What the highs do require, however, is focus and determination. This is why setting clear long-term goals during a relatively stable point is so critical. During a high, you might suddenly feel the urge to make a major life pivot and run down an entirely new idea. While I personally consider these deep-dives rewarding, they can be destructive as well.

List-making serves a role during the highs as well, helping you to focus your productivity on a set of tasks that you can crush. My lists during the highs tend to resemble stacks, with threads of productivity emanating from higher-level tasks, whereas my lists during the lows require more ahead-of-time planning and tend to be more linear.

Distractions are a risk, so lists can help make sure that you funnel that productive power into something that accomplishes goals. You can end up finding so much joy in the mere accomplishing of tasks that your tasks fail to lead to anything real, so it sometimes helps to enlist others to keeping you on track.

A hypomanic powerhouse teamed with a visionary manager who understands can be an incredibly creative force.

Where to Go Next

I’ve been living with Bipolar since I was 12, but it remained undiagnosed until my mid-20’s. It takes a lot of planning and work to keep myself stable enough to live a “normal” life.

I credit my highs with my most prideful accomplishments, but they’ve been plenty destructive as well. I’ve over-spent, I’ve burned opportunities, I’ve made commitments I could never expect to deliver on, and I’ve hurt people who cared for me. It can be tempting to paint your highs in rosy light, but being radically reflective about actual outcomes is paramount.

The worst part of the disease is how difficult it is to conceive of how you felt in the past, or how you will feel in the future. When in the pits of a low, you see your highs as completely delusional, you see yourself as worthless, your accomplishments as meaningless, and you think you’ll be that way forever. When you’re up, you write off your lows as transient distractions that sully your reputation, and think this is finally the one that will go on forever.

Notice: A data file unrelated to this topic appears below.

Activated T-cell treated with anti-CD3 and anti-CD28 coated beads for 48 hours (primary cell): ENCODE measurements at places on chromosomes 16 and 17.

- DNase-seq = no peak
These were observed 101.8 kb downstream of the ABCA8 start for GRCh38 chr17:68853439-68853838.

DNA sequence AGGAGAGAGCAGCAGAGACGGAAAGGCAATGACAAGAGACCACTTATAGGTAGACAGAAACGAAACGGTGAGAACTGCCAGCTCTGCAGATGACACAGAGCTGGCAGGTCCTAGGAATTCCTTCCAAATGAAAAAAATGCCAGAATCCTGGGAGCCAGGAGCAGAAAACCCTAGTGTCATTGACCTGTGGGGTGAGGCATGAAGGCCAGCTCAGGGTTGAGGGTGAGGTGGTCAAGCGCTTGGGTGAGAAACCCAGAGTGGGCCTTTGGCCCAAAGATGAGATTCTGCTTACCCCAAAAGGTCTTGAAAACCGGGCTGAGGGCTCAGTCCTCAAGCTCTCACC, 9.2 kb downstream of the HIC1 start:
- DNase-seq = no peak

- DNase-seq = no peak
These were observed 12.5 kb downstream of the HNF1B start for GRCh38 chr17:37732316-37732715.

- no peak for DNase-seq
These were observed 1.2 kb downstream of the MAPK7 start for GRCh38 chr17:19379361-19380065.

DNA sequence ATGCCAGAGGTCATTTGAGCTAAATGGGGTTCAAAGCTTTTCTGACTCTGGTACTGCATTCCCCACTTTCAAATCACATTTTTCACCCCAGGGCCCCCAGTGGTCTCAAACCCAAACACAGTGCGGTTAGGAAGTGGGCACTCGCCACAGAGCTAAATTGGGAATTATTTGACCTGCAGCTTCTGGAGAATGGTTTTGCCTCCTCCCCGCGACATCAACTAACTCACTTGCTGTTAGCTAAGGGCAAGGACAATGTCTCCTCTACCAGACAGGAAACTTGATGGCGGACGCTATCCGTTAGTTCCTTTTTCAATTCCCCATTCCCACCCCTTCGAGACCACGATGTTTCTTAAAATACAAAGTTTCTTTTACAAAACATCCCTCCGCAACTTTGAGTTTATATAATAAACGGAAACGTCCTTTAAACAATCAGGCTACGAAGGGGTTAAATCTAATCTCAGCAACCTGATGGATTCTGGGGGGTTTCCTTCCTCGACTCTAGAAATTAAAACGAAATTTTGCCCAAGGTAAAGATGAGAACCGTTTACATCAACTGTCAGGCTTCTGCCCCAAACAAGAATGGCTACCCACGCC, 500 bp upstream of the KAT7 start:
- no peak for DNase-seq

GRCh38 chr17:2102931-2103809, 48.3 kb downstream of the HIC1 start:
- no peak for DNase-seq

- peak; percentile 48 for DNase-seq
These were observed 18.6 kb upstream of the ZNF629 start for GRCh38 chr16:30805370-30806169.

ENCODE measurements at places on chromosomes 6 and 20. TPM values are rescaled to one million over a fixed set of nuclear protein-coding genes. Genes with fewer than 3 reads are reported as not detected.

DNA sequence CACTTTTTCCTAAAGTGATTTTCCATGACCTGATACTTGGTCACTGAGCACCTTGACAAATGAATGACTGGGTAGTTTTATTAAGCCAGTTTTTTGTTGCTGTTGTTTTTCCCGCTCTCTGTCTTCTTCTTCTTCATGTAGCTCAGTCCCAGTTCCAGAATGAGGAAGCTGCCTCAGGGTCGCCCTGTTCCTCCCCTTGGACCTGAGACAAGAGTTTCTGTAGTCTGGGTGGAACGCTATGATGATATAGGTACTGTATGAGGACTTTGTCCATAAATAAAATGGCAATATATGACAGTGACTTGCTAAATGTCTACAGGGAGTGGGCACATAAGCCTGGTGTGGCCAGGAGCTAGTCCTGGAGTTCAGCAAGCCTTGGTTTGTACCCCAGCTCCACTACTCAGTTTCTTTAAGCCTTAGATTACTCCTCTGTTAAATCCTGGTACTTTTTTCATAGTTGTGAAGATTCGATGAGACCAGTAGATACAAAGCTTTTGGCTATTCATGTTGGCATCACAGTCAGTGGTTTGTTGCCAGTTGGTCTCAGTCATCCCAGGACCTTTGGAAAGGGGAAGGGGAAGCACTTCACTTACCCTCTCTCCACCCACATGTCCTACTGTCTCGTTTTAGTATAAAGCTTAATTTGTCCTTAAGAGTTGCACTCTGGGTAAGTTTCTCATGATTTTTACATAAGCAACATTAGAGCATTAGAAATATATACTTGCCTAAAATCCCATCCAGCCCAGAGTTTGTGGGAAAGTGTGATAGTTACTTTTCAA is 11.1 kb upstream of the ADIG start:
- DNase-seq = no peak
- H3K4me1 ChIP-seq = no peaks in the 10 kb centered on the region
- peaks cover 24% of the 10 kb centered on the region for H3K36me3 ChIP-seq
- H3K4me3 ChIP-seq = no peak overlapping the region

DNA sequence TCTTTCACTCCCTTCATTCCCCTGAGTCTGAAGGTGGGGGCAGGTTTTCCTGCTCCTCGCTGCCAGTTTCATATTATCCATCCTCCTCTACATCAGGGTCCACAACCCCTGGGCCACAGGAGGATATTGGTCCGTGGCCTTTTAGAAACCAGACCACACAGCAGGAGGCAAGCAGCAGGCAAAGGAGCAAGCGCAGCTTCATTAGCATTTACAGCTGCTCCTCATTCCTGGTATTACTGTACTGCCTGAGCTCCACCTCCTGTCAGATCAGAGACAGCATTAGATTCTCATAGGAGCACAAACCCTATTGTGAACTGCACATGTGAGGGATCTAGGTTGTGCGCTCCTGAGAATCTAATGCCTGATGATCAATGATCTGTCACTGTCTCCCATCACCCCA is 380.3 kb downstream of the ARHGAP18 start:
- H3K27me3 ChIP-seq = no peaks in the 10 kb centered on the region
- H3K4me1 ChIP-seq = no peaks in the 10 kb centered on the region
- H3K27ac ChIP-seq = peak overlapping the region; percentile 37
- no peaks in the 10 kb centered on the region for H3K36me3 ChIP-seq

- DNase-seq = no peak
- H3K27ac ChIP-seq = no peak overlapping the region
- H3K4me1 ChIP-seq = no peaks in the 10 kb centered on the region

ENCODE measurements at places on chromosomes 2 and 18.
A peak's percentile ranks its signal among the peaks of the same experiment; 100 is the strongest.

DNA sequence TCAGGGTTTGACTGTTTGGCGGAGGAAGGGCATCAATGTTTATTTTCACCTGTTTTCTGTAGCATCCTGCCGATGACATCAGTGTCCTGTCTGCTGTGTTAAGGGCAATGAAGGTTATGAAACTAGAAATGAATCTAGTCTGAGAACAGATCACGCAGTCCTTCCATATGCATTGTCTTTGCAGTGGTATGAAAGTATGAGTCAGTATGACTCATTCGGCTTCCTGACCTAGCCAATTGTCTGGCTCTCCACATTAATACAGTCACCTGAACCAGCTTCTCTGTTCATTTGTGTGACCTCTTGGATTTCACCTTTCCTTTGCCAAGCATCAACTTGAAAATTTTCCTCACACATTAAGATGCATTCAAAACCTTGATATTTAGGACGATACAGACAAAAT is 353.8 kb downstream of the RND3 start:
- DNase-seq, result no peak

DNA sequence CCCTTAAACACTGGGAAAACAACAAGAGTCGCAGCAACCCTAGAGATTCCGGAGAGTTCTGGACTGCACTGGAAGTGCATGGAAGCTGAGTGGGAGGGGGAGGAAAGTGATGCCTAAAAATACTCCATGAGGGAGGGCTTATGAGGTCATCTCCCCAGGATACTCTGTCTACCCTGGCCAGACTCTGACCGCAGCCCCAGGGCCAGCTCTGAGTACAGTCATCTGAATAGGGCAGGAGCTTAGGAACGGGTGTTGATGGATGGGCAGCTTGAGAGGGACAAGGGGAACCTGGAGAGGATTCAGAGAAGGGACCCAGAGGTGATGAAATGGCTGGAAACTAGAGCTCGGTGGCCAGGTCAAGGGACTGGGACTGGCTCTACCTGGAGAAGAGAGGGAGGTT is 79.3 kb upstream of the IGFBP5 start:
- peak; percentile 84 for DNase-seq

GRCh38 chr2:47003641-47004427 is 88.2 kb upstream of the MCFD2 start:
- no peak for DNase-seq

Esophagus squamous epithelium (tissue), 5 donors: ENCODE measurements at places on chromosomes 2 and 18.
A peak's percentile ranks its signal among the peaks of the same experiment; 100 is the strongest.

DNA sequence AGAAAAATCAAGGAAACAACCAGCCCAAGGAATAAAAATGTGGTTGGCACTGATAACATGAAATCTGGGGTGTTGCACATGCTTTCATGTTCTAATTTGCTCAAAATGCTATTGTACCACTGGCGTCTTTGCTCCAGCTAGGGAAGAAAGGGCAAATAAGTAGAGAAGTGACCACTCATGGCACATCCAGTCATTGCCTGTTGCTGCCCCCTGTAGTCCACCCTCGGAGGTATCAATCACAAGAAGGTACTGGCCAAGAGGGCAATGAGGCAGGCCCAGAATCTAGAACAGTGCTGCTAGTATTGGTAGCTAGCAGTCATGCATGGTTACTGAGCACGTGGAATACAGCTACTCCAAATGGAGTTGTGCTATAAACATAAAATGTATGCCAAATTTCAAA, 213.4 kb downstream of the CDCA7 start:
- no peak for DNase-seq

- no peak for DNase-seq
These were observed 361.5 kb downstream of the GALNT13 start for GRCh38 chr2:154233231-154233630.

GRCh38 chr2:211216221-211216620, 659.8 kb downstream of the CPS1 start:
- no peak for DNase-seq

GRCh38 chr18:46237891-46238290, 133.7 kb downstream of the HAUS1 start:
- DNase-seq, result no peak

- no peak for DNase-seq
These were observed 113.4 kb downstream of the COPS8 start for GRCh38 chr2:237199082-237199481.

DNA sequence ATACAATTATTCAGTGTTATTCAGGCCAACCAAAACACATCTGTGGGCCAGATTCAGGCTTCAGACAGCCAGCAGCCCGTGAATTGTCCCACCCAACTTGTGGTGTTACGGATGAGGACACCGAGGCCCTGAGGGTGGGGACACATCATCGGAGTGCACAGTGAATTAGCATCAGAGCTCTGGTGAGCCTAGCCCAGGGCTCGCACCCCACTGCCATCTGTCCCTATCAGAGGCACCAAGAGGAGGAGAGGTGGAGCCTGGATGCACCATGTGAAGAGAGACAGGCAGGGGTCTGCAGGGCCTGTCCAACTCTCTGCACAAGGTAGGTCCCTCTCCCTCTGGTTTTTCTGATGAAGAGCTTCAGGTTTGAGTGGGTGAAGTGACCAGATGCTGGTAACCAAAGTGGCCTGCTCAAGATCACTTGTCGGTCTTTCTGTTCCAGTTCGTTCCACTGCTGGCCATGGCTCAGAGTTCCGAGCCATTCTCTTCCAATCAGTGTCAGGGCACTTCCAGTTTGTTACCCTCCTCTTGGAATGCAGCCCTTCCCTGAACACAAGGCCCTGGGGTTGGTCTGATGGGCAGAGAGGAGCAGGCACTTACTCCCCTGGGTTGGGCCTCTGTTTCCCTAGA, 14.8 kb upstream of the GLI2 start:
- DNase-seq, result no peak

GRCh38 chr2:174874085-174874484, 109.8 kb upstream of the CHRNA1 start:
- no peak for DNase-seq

Only through some type of objective measure of reflection can your hope to see your life in realistic light. Therapists and journaling are my lifelines here, and whether you have diagnosable Bipolar or just want to be more in charge of your emotional well-being, I can’t recommend them both any more highly. They have truly been a godsend to me.

Every day is a challenge living with Bipolar, but its ups and downs can be harnessed and controlled with constant work. It’s a life-sentence, but there are tools to minimize the downsides while maximizing the benefits.

Most importantly, know that you are not alone. 2.6% of the U.S. population 18 and older suffers from Bipolar, according to the National Institute of Mental Health. It’s easy to convince yourself that your situation is totally unique, but there are archetypes to how people experience Bipolar, and there are tools that are known to effectively manage it.

I also encourage you to help to destigmatize mental illness by sharing your struggle with others, openly and honestly. Mental illness is incredibly common, but people fear seeking treatment due to social stigma. Stand up for mental health by sharing your stories, and being supportive of others who suffer.

And if you happen to be in the position of a decision-maker for health insurance at your company, make sure the plans you choose have excellent mental health coverage. If you aren’t in that position, advocate for it. Financial situations should not be a barrier to care on what can be a fatal disease.

I wish I could end this article by saying that it gets better, and with effective management, the worst of it can be alleviated, but it takes constant work.